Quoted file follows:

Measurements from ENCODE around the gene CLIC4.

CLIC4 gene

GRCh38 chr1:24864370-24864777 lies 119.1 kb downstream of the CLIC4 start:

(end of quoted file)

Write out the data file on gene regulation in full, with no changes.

Measurements from ENCODE around the gene CLIC4.

CLIC4 gene

GRCh38 chr1:24864370-24864777 lies 119.1 kb downstream of the CLIC4 start: